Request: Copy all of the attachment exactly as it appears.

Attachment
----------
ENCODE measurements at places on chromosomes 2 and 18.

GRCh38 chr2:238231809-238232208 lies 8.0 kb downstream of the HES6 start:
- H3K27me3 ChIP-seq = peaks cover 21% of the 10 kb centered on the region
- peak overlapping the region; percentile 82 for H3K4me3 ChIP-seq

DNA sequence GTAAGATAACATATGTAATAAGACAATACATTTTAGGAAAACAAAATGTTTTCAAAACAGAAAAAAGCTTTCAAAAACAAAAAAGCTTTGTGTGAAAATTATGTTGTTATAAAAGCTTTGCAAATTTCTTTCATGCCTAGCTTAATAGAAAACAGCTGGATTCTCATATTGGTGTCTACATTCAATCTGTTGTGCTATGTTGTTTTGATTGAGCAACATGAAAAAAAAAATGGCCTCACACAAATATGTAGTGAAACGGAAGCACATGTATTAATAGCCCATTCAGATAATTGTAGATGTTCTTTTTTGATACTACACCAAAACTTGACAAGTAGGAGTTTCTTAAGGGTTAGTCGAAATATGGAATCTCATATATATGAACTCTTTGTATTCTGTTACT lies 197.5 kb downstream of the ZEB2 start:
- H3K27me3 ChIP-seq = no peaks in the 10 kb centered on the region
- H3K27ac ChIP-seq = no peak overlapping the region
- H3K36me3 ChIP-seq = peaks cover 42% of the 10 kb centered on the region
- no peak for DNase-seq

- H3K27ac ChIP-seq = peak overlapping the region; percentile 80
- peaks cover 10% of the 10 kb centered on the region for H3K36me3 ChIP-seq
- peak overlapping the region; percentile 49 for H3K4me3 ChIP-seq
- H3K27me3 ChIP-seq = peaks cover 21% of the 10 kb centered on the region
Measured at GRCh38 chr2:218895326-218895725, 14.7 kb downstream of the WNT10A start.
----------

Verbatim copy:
ENCODE measurements at places on chromosomes 2 and 18.

GRCh38 chr2:238231809-238232208 lies 8.0 kb downstream of the HES6 start:
- H3K27me3 ChIP-seq = peaks cover 21% of the 10 kb centered on the region
- peak overlapping the region; percentile 82 for H3K4me3 ChIP-seq

DNA sequence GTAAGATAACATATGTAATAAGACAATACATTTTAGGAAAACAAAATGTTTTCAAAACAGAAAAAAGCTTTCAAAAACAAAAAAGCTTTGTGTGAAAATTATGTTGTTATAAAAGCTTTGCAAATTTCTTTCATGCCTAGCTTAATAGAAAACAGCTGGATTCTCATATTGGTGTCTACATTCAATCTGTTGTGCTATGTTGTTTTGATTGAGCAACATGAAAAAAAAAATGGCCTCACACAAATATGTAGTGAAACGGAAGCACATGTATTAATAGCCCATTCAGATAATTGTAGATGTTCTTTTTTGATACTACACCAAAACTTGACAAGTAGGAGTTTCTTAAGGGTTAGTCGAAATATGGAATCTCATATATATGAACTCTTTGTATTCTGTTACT lies 197.5 kb downstream of the ZEB2 start:
- H3K27me3 ChIP-seq = no peaks in the 10 kb centered on the region
- H3K27ac ChIP-seq = no peak overlapping the region
- H3K36me3 ChIP-seq = peaks cover 42% of the 10 kb centered on the region
- no peak for DNase-seq

- H3K27ac ChIP-seq = peak overlapping the region; percentile 80
- peaks cover 10% of the 10 kb centered on the region for H3K36me3 ChIP-seq
- peak overlapping the region; percentile 49 for H3K4me3 ChIP-seq
- H3K27me3 ChIP-seq = peaks cover 21% of the 10 kb centered on the region
Measured at GRCh38 chr2:218895326-218895725, 14.7 kb downstream of the WNT10A start.